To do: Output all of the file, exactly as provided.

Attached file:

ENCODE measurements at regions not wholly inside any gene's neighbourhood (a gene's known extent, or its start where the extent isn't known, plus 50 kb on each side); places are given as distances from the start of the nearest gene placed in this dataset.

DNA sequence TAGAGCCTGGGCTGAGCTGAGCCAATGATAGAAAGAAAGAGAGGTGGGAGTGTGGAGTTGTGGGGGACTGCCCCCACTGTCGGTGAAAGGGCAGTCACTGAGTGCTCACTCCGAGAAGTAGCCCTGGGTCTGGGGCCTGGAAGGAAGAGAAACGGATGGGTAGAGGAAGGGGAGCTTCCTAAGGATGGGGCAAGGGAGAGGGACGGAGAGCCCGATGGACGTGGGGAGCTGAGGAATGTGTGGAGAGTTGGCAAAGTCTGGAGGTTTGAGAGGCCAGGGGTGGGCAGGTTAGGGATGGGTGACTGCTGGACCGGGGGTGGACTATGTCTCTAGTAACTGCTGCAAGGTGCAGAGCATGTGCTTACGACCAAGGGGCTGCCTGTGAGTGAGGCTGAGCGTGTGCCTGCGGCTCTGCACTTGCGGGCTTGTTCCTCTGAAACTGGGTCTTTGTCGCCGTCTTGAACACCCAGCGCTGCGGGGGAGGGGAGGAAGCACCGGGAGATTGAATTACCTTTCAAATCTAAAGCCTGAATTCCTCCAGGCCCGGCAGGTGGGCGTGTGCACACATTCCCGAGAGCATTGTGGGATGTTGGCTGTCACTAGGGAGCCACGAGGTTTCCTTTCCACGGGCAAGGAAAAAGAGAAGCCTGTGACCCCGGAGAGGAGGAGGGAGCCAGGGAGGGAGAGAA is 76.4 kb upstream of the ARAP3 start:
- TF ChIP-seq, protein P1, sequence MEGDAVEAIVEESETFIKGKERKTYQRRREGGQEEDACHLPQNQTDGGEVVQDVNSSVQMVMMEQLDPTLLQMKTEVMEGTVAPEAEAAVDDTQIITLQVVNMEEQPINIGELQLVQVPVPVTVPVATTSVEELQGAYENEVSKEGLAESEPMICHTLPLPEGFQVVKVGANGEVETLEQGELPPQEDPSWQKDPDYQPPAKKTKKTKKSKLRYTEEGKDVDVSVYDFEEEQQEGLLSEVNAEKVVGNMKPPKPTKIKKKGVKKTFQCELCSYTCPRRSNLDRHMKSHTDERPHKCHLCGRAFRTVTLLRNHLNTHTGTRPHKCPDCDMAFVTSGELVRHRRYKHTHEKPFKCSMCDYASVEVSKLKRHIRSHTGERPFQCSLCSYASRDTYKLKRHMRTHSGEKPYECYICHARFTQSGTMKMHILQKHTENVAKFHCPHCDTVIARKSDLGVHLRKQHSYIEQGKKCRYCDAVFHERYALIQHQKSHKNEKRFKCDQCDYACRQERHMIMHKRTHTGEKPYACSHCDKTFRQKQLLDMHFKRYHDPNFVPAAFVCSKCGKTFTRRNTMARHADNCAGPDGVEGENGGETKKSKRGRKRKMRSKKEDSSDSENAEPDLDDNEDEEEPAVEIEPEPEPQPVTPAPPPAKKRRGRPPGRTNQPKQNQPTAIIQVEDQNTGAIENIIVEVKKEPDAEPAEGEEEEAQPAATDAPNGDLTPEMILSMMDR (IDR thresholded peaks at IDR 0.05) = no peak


ENCODE measurements at regions not wholly inside any gene's neighbourhood (a gene's known extent, or its start where the extent isn't known, plus 50 kb on each side); places are given as distances from the start of the nearest gene placed in this dataset.

DNA sequence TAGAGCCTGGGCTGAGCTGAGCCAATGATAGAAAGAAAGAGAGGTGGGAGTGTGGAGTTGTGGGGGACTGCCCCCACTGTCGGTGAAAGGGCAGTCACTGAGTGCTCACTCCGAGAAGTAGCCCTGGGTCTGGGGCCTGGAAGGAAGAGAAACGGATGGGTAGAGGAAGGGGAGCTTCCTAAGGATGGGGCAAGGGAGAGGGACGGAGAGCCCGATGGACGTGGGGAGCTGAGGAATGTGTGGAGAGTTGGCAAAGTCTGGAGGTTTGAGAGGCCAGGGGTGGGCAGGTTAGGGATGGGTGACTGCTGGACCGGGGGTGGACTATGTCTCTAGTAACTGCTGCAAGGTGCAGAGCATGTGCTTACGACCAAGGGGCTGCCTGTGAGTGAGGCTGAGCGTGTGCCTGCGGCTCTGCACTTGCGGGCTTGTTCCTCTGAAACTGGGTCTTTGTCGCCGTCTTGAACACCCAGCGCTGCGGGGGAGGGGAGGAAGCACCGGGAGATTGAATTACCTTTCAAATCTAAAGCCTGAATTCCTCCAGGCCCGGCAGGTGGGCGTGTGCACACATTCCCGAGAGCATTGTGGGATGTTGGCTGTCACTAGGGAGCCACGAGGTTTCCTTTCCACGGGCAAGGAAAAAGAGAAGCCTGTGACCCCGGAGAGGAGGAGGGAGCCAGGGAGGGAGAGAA is 76.4 kb upstream of the ARAP3 start:
- TF ChIP-seq, protein P1, sequence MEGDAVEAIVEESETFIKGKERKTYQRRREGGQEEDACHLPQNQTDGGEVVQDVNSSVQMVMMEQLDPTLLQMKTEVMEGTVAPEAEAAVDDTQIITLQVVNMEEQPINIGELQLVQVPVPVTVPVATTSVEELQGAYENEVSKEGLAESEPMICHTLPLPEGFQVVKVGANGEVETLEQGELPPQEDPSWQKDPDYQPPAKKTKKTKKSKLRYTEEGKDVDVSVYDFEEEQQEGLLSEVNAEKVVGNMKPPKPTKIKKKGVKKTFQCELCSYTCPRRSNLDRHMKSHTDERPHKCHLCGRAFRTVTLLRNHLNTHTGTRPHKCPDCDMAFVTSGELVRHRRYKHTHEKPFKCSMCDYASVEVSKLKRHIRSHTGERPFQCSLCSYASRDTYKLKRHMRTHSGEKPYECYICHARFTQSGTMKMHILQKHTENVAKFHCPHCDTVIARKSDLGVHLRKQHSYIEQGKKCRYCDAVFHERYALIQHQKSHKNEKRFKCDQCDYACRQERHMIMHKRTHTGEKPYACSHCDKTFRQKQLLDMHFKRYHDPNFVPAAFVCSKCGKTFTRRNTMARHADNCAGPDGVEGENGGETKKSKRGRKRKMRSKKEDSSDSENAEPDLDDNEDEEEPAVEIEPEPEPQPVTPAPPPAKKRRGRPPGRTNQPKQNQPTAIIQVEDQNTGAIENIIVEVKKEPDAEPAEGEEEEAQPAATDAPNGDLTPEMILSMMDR (IDR thresholded peaks at IDR 0.05) = no peak